The process of design is often thought of as being entirely generative–people who design things study a particular problem, pull out their sketchbooks, markers and laptops, and produce artifacts which slowly but surely progress towards some end result which then becomes “The Design” of “The Thing”. It is seen as an additive process, whereby each step builds upon the previous, sometimes with changes or modifications which solve issues brought to light by the earlier work.

Early in my career, I would sit at my desk and look with disdain at all the crumpled-paper that filled my trash bin and cherish that one special solution that made the cut. The bin was filled with all of my “bad ideas”. It was overflowing with “failed” attempts before I finally “got it right”. It took me some time, but I’ve slowly learned that the core of my design work is defined not by that shiny mockup or design spec I deliver, but more truly by the myriad of sketches and ideas that got me there. If your waste bin isn’t full by the end of a project, you may want to ask yourself if you’ve spent enough time exploring the solution space.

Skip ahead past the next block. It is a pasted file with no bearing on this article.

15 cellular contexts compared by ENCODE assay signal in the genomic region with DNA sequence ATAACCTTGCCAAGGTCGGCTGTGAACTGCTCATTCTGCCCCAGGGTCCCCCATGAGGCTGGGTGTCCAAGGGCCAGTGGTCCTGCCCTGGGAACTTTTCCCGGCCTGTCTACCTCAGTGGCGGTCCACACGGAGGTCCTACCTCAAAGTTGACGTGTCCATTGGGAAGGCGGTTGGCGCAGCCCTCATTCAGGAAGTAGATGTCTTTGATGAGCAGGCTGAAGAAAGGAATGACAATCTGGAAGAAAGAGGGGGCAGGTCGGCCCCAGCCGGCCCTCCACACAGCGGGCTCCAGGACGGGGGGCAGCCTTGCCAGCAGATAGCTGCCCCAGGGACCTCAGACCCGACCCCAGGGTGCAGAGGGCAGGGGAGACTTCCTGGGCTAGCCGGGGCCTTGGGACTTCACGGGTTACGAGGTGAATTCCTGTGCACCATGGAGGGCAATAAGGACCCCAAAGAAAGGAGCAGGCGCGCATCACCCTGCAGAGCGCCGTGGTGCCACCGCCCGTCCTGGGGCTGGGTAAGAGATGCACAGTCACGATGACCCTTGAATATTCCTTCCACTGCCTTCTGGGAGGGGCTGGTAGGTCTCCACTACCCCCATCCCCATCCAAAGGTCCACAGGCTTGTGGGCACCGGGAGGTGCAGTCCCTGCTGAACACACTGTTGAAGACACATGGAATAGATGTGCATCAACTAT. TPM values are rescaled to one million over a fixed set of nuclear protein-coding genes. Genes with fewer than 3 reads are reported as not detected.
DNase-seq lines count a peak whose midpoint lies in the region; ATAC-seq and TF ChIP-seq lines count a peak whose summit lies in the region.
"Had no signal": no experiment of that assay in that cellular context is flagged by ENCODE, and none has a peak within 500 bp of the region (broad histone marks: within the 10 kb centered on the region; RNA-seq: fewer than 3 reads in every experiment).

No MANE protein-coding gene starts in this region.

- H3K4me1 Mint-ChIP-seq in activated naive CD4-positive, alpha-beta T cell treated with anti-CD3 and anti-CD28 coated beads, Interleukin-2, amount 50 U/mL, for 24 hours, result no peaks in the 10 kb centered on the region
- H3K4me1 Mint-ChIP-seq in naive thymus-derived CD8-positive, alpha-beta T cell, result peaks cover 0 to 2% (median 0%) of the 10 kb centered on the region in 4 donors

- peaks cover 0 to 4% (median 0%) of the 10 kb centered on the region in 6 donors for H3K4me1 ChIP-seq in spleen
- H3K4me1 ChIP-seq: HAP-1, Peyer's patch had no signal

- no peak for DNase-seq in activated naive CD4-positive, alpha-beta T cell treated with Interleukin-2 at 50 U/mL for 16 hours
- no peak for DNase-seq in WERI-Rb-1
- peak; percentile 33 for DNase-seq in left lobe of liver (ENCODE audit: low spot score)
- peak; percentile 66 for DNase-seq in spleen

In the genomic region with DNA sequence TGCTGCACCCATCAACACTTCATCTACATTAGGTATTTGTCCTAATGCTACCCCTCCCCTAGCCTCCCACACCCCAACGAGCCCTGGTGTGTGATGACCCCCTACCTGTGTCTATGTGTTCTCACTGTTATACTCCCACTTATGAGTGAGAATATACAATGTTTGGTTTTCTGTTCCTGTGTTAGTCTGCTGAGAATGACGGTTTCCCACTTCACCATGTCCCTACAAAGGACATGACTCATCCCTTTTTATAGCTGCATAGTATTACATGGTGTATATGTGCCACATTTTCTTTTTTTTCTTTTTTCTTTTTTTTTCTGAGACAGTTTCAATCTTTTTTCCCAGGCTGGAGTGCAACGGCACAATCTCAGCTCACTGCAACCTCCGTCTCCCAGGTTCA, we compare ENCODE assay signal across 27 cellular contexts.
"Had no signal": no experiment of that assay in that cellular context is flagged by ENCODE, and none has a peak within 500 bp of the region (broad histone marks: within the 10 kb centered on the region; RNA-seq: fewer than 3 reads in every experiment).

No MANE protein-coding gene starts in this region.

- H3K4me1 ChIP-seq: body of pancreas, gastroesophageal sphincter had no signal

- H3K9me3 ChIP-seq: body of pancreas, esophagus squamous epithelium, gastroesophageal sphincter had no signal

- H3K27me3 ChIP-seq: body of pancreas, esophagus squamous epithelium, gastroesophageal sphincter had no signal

I really love how Facebook’s Product Design Director Julie Zhuo put it in her essay “Junior Designers vs. Senior Designers”, where she illustrates (in a very non-scientific, but effective way) the difference in process that experience begets. The key delta to me is the singularity of the Junior Designer’s process, compared to the exploratory, branching, subtractive process of the more seasoned designer. Note all the dead ends and occasions where the senior designer just abandons an idea or concept. They clearly have a full trash bin by the end of this journey. Through the process of evaluation and subtraction, a final result is reached. The breadth of ideas explored and abandoned is what defines the process, rather than the evolution of a single idea. It is important to achieve this breadth of ideation to ensure that the solution you commit to was not just a lucky one, but a solution that was vetted against a variety of alternatives.